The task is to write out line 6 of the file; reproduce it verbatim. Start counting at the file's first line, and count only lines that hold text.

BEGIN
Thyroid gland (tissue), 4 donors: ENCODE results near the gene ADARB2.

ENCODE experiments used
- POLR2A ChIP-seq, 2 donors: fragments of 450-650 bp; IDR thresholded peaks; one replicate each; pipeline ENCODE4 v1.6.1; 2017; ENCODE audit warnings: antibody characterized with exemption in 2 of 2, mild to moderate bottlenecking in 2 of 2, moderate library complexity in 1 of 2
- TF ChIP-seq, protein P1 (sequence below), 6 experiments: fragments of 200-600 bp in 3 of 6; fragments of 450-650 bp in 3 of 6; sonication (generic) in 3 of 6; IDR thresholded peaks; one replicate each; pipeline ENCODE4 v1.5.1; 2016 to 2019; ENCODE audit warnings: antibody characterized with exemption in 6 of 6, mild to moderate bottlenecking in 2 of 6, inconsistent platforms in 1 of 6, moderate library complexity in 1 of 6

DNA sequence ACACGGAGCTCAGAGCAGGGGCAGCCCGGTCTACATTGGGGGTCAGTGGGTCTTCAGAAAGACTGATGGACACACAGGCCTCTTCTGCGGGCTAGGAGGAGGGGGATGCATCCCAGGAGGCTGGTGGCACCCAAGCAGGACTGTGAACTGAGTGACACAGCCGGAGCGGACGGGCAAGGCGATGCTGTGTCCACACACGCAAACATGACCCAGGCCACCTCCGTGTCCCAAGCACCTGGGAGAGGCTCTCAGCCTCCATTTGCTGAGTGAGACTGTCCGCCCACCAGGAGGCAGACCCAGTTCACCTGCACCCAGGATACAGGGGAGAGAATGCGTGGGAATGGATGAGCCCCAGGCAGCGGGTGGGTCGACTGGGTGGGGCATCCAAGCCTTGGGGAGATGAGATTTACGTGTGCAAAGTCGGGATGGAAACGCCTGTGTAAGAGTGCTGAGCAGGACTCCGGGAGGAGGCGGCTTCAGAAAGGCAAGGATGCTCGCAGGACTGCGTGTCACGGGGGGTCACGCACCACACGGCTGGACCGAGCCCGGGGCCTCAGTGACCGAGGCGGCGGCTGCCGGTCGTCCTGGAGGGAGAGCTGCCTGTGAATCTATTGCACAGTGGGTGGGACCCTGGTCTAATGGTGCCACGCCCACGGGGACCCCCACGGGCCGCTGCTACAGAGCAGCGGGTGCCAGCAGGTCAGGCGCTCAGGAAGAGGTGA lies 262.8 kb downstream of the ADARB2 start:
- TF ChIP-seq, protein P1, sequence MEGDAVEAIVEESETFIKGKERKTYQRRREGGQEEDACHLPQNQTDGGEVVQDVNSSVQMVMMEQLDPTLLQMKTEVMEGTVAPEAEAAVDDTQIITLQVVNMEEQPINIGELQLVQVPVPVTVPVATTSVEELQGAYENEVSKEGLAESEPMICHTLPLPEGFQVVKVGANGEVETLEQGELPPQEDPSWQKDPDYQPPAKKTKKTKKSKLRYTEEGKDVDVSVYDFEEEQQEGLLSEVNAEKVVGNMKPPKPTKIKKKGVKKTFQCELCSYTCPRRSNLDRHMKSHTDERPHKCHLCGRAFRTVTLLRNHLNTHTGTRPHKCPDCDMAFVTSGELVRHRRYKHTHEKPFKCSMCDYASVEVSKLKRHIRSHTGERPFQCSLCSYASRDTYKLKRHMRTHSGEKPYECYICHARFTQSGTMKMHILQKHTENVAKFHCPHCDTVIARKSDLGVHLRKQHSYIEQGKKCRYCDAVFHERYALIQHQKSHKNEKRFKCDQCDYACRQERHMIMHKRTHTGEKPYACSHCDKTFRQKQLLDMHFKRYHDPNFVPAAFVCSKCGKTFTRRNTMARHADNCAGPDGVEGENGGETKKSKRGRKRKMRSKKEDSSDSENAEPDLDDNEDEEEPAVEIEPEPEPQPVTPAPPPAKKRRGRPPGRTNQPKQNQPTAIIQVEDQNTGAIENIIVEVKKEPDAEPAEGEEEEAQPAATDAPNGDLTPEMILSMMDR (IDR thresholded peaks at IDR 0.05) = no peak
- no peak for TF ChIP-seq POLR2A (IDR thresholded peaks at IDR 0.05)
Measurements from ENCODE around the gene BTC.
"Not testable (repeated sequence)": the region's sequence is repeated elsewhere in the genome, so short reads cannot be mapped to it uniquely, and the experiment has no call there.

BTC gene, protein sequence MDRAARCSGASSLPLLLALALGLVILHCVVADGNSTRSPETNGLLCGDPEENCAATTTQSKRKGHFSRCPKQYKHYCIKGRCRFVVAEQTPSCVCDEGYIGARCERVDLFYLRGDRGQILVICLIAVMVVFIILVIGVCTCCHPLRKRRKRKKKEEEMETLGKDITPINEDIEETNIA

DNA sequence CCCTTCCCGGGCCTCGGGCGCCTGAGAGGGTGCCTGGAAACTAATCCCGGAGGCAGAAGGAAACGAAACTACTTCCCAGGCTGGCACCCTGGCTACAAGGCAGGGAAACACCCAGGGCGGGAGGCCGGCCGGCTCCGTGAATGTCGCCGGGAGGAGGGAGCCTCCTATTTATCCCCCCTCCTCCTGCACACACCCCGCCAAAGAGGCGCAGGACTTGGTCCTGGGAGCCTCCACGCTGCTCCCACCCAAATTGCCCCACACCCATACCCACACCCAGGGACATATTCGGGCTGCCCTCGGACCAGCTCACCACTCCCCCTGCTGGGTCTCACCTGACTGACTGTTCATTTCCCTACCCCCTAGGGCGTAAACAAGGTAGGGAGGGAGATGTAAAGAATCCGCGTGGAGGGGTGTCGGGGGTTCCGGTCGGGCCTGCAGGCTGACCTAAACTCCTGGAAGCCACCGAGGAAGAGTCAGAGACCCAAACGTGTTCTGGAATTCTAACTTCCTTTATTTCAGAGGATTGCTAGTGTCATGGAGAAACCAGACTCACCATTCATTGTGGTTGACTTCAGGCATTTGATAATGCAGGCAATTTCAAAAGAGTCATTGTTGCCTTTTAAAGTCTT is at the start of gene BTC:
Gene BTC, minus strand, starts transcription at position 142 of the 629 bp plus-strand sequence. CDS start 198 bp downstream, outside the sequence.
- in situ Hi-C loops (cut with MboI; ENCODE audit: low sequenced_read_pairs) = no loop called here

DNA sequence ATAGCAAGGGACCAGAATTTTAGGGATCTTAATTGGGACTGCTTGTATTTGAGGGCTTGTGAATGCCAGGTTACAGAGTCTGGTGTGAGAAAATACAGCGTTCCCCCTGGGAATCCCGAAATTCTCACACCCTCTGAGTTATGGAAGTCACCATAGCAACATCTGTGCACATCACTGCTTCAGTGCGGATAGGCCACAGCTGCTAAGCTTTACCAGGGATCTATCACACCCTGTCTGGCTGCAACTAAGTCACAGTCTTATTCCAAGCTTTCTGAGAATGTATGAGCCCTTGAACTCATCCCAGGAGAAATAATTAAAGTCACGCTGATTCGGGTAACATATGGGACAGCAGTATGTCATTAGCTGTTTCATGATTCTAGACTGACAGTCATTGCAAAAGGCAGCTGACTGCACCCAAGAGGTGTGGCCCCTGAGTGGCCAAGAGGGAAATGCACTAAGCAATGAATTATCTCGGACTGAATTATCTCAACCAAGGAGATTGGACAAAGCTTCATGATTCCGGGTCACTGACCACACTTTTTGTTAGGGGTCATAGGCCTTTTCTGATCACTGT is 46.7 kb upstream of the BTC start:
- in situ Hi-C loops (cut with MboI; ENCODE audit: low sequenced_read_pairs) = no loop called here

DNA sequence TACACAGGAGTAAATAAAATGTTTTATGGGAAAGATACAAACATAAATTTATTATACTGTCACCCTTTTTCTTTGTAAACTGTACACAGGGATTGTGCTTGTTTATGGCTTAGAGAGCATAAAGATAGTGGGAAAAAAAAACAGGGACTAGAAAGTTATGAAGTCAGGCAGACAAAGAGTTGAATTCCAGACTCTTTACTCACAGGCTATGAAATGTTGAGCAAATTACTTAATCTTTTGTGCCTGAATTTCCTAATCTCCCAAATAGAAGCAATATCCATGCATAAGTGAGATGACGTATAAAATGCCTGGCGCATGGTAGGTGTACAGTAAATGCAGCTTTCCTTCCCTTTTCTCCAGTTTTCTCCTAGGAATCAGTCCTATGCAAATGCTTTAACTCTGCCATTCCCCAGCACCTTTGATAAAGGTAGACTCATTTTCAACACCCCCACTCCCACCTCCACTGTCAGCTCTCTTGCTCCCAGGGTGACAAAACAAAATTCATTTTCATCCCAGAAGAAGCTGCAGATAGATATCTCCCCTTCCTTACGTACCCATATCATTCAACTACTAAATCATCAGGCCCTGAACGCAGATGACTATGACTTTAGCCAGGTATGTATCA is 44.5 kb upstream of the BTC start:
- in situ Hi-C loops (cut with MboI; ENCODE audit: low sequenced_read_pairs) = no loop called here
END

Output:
- TF ChIP-seq, protein P1, sequence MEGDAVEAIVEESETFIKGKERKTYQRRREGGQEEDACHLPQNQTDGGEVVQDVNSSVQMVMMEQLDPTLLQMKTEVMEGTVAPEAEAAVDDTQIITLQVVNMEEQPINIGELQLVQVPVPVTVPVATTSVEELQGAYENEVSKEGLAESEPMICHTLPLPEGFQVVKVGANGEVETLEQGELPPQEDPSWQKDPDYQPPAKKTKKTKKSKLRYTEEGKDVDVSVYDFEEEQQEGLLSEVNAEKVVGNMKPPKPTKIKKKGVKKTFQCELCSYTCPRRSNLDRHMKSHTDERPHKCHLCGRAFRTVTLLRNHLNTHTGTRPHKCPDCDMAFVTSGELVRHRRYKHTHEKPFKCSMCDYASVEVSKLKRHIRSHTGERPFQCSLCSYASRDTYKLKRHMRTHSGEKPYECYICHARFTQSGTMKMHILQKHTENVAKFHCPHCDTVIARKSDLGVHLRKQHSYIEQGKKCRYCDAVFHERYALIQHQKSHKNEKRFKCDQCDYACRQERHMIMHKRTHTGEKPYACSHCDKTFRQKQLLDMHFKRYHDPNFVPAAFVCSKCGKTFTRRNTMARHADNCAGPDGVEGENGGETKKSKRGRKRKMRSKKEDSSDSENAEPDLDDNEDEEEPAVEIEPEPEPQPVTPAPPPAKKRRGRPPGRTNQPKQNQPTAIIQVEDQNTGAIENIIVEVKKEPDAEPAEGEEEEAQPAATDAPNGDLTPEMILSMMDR (IDR thresholded peaks at IDR 0.05) = no peak